Israel to receive less US military aid than Netanyahu requested: White House sources

US Rep. Ilhan Omar (D-MN) (L) talks with Speaker of the House Nancy Pelosi (D-CA) during a rally with fellow Democrats before voting on H.R. 1, or the People Act, on the East Steps of the US Capitol on March 08, 2019 in Washington, DC. (AFP photo)
US President Barack Obama (right) speaks as Israeli Prime Minister Benjamin Netanyahu listens during their meeting in the Oval Office of the White House in Washington, DC, Wednesday, Oct. 1, 2014. (AP photo)

Israeli Prime Minister Benjamin Netanyahu will not be getting what he wants from US President Barack Obama during his trip to the United States, according to White House sources.

The White House sources told the New York Times on Friday that Israel would not be receiving an increased compensation package from the US government. 

Netanyahu will arrive in Washington on Monday in order to meet Obama, the first meeting between the two since the signing of the Iran nuclear agreement in July.

One of Netanyahu's main objectives for the trip was to reach an agreement on a new military aid program for Israel worth $5 billion a year, including compensation Israel was supposed to receive following the Iran nuclear deal.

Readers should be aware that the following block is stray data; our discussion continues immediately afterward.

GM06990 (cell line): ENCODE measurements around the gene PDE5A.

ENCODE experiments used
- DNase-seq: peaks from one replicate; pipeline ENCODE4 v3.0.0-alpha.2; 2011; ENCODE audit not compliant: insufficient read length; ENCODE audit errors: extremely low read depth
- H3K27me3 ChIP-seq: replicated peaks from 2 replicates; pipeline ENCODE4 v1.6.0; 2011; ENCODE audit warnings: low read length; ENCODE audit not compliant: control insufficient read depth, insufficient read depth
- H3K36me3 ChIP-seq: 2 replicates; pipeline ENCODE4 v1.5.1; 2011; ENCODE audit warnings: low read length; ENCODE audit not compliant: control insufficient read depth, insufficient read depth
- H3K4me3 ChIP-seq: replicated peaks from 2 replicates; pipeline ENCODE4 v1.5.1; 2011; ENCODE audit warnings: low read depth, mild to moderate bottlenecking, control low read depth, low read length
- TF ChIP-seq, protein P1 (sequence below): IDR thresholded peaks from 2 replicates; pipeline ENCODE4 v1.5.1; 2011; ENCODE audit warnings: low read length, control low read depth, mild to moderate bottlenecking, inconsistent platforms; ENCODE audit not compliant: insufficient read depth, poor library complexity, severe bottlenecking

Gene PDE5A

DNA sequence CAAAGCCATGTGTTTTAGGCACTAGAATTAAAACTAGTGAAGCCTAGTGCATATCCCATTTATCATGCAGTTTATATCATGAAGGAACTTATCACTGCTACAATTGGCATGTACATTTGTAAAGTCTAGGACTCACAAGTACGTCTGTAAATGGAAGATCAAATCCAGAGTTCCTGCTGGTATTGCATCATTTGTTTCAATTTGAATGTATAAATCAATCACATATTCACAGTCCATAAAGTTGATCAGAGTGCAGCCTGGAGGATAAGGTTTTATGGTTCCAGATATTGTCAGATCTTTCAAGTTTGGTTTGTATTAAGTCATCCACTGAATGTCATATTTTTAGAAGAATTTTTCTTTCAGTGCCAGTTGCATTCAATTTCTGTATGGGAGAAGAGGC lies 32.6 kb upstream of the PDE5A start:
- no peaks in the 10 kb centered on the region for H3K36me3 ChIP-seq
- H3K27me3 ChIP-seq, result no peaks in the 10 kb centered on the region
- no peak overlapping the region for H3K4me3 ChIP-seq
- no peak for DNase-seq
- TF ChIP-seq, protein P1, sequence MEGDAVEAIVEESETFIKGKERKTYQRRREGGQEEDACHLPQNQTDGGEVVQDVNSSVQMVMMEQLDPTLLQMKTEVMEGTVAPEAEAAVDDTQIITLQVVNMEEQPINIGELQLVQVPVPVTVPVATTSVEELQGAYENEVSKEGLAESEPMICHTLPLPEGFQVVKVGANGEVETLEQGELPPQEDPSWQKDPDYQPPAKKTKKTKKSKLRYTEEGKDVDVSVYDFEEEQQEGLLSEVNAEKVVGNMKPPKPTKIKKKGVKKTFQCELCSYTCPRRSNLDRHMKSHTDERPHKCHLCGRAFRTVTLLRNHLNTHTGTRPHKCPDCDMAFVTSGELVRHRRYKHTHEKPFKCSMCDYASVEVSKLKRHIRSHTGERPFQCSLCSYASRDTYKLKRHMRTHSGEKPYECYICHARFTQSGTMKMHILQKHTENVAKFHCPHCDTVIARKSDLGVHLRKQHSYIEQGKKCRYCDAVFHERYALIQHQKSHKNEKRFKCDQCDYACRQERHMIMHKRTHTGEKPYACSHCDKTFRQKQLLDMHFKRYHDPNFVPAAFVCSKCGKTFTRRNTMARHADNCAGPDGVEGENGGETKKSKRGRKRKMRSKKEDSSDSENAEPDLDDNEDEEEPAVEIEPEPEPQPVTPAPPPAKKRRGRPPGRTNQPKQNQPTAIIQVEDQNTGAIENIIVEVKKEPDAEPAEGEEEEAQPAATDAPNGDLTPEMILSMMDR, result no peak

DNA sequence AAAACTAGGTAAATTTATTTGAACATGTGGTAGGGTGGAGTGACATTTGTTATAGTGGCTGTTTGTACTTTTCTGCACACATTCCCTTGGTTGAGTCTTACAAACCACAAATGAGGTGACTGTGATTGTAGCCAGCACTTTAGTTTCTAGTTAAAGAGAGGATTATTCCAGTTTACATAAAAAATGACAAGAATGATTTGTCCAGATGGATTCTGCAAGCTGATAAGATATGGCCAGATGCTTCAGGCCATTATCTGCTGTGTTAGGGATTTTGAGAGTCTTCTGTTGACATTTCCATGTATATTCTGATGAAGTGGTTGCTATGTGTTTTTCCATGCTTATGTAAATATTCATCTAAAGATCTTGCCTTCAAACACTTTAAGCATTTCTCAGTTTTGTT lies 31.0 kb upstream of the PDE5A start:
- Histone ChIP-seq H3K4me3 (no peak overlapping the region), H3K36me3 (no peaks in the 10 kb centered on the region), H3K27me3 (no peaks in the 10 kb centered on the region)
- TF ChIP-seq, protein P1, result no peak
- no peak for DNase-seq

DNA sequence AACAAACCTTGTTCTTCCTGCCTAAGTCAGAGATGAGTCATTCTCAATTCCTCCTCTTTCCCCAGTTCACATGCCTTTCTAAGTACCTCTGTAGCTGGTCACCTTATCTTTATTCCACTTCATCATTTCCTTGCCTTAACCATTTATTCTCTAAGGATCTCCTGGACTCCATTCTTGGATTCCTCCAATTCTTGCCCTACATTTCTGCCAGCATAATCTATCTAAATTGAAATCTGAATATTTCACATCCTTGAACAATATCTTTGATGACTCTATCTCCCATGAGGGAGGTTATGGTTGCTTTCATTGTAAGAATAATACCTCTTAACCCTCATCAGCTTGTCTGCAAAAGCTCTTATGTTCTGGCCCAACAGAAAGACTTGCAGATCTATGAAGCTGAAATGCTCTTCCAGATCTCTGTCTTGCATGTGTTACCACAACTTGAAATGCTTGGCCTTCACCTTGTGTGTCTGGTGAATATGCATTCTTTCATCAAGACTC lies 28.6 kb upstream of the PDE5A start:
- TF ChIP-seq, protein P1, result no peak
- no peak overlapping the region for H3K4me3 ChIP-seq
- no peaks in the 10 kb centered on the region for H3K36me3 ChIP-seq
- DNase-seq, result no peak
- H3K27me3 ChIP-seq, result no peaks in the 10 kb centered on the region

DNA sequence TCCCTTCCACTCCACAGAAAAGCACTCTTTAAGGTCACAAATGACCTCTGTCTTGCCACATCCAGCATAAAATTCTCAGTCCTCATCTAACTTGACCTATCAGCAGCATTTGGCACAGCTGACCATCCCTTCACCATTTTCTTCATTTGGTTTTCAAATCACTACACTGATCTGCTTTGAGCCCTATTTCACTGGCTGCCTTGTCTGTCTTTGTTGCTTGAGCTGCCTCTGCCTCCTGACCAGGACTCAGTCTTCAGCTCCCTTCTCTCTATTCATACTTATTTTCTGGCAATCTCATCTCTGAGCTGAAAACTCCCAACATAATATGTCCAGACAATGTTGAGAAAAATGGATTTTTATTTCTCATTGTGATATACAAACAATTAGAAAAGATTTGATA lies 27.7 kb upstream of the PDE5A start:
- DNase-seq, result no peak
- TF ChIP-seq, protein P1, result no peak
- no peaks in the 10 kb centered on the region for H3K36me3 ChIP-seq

The Obama administration sources noted that the Iran issue would not be discussed in the meeting between Netanyahu and Obama, and also claimed that any compensation would not be increased as had been suggested in some reports.

"There is no justification for an increased compensation package, especially in light of the Federal budget cuts and the current battle in Congress over the 'wastage' of the US government," a White House source said.

It was reported this week that Israel requested that the US raise its annual military aid program from the current $3 billion to $5 billion, amounting to a total of $50 billion.

Obama is not expected to authorize this agreement, instead granting Israel a billion dollars less.

Earlier this year, the already sour relationship between Obama and Netanyahu reached a new low point when the Israeli premier launched a public campaign to undermine the now-concluded Iran nuclear talks.

He made a speech to the Republican-controlled Congress in March in which he urged lawmakers to oppose the deal.

“They have a fraught relationship and it’s fueled by a belief on the part of both of them that the other is trying to screw them, trip them up, thwart their policies, corner them, ambush them,” said Martin Indyk, the president’s former special envoy to the Middle East. “They each have a number of cases where they feel the other acted in bad faith.”

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